The paper by J. Runge, “Causal network reconstruction from time series: From theoretical assumptions to practical estimation” (this focus issue, Ref. 79), offers a comprehensive computational and theoretical perspective on what can be learned from observed experimental multivariate time series. The paper discusses the underlying assumptions and computational issues of the broad framework of conditional independence-based methods that encompasses Granger causality, transfer entropy, optimal causation entropy, and momentary information transfer, among others. Which effects occur if important assumptions are not satisfied, such as those due to unobserved variables, sampling issues, determinism, stationarity, nonlinearity, or measurement error? How are causal reconstructions affected by computational issues due to autocorrelation and high dimensionality? The article is intended to briefly review and accessibly illustrate the foundations and practical problems of time series-based causal discovery and stimulate further methodological developments.
In, “Local causal states and discrete coherent structures,” Rupe and Crutchfield (this focus issue, Ref. 80) study computational mechanics and causal influences in spatiotemporal processes to extract so-called local causal states and uncover “local symmetries.” This causal approach is an original departure from many other set-oriented methods, more often used in the study of coherent structures, with applications here in terms of cellular automata for a rigorous discussion, but there is an outlook of real world application of this new approach.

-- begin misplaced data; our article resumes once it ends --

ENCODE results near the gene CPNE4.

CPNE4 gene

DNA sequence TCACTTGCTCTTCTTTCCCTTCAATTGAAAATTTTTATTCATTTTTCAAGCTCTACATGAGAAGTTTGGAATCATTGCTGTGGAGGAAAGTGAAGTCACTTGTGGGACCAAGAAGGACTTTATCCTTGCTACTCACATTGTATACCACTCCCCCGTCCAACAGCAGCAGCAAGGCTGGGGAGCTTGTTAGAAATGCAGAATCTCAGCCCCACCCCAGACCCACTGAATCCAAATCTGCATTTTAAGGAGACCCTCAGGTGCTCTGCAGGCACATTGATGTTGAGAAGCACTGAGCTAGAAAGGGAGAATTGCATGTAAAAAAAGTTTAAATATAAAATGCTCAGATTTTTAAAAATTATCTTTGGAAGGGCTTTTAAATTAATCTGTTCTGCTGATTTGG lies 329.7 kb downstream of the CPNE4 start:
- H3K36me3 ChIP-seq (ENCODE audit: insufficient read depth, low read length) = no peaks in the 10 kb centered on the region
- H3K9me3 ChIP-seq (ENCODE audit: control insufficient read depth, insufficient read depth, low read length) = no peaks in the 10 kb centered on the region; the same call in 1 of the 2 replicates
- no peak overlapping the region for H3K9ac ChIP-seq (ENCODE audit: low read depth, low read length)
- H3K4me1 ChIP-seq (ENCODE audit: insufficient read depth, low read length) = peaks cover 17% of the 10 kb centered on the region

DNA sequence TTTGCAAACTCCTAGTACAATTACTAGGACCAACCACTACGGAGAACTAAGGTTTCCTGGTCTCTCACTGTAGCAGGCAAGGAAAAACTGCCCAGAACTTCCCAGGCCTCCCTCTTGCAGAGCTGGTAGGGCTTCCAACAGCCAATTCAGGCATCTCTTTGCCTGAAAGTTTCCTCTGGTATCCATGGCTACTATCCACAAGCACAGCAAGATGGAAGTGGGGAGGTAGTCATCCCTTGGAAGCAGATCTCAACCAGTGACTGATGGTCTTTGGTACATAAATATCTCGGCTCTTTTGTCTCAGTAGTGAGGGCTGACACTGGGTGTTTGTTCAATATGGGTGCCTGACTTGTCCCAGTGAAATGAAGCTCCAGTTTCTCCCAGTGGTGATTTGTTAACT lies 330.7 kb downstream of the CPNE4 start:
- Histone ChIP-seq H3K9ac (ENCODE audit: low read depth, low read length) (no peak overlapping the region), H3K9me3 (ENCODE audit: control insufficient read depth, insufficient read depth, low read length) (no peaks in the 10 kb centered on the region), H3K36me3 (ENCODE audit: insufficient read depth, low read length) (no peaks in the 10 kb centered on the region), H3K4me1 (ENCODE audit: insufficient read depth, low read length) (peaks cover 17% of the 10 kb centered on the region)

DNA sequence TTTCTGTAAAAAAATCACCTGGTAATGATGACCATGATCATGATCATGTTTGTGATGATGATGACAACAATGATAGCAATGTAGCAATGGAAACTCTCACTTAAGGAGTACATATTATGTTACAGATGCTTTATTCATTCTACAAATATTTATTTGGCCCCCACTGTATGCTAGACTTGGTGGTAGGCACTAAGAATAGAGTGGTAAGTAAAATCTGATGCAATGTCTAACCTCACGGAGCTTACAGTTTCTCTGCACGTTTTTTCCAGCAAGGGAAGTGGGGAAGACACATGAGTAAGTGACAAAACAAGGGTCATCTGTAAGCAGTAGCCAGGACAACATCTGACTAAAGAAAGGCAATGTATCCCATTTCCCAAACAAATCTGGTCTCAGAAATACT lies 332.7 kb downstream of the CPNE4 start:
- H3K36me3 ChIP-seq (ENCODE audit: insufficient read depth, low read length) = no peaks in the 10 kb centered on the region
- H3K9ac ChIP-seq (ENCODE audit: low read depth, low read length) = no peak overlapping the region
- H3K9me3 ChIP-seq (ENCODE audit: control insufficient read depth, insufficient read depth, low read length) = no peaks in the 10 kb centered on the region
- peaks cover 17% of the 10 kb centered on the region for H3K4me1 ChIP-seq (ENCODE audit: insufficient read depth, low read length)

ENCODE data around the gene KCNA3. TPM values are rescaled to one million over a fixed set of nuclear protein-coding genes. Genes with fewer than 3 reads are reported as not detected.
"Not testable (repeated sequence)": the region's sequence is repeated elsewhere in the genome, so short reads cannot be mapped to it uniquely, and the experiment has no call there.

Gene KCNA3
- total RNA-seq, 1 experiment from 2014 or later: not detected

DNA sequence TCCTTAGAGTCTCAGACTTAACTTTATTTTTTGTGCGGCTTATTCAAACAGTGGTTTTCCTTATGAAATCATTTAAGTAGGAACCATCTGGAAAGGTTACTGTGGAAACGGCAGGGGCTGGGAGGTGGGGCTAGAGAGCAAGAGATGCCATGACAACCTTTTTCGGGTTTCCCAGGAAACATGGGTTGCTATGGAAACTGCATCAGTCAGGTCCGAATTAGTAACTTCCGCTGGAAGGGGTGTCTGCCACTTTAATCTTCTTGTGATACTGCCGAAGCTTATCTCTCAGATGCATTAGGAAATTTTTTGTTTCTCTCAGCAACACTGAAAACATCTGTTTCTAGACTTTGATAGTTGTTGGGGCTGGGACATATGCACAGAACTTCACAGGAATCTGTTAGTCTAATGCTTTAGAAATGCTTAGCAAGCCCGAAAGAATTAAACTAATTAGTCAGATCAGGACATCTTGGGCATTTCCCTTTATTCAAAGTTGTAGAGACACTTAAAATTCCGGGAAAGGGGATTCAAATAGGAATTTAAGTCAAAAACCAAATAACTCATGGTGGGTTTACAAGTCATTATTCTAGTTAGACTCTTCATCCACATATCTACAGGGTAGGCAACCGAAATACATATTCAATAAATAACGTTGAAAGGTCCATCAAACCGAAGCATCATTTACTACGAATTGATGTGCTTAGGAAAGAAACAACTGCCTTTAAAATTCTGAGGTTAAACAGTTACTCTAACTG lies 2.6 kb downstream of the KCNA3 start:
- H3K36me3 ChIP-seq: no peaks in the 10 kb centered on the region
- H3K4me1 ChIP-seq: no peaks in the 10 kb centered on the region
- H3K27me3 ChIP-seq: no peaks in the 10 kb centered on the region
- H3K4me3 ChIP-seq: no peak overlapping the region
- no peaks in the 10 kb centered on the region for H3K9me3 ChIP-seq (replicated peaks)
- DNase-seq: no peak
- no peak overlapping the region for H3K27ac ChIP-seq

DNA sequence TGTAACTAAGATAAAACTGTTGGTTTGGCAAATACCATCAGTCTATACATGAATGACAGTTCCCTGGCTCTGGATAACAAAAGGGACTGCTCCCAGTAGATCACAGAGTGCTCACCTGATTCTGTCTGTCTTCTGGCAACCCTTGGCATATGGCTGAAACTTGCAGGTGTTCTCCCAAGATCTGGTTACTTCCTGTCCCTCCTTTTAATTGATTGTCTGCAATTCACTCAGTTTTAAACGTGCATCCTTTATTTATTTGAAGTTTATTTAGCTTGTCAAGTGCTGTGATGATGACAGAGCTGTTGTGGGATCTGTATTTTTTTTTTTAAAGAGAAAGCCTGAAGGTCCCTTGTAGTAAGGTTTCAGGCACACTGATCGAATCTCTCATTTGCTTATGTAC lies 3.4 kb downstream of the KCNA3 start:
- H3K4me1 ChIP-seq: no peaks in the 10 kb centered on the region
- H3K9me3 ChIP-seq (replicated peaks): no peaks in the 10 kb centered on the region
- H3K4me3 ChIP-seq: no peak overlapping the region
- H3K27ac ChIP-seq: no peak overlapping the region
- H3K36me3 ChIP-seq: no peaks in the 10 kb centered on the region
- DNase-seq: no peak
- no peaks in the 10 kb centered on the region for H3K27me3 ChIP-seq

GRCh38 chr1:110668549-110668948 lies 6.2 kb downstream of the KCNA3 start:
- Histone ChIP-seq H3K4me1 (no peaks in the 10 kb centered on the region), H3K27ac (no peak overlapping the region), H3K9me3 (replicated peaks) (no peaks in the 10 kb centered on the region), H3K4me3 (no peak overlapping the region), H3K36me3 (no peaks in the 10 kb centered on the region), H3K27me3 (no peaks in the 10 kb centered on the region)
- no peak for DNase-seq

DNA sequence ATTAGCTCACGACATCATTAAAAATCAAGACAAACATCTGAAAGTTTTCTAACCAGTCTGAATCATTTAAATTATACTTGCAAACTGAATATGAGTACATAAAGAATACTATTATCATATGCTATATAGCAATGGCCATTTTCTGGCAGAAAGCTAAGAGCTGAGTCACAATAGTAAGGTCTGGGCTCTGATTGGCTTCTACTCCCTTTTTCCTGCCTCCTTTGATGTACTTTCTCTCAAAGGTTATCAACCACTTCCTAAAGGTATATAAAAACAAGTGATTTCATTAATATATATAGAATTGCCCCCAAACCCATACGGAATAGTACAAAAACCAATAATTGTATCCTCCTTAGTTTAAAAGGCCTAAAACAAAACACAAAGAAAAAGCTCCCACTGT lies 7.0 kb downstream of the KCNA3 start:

The paper by Smirnov, “Transient and equilibrium causal effects in coupled oscillators” (this focus issue, Ref. 81), notably describes nonequilibrium effects as contrasted to equilibria effects from the viewpoint of causal influences. Coupling parameter variations and also on-off switching of coupling are considered in the context of Wiener-Granger causality, and two kinds of influences are categorized for unidirectional couplings.
This work was funded in part by the Simons Foundation (Grant No. 318812), the U.S. Army Research Office (Grant No. W911NF-16-1-0081), the U.S. Office of Naval Research (Grant No. N00014-15-1-2093), and also DARPA. J.R. was funded by a postdoctoral fellowship by the James S. McDonnell foundation.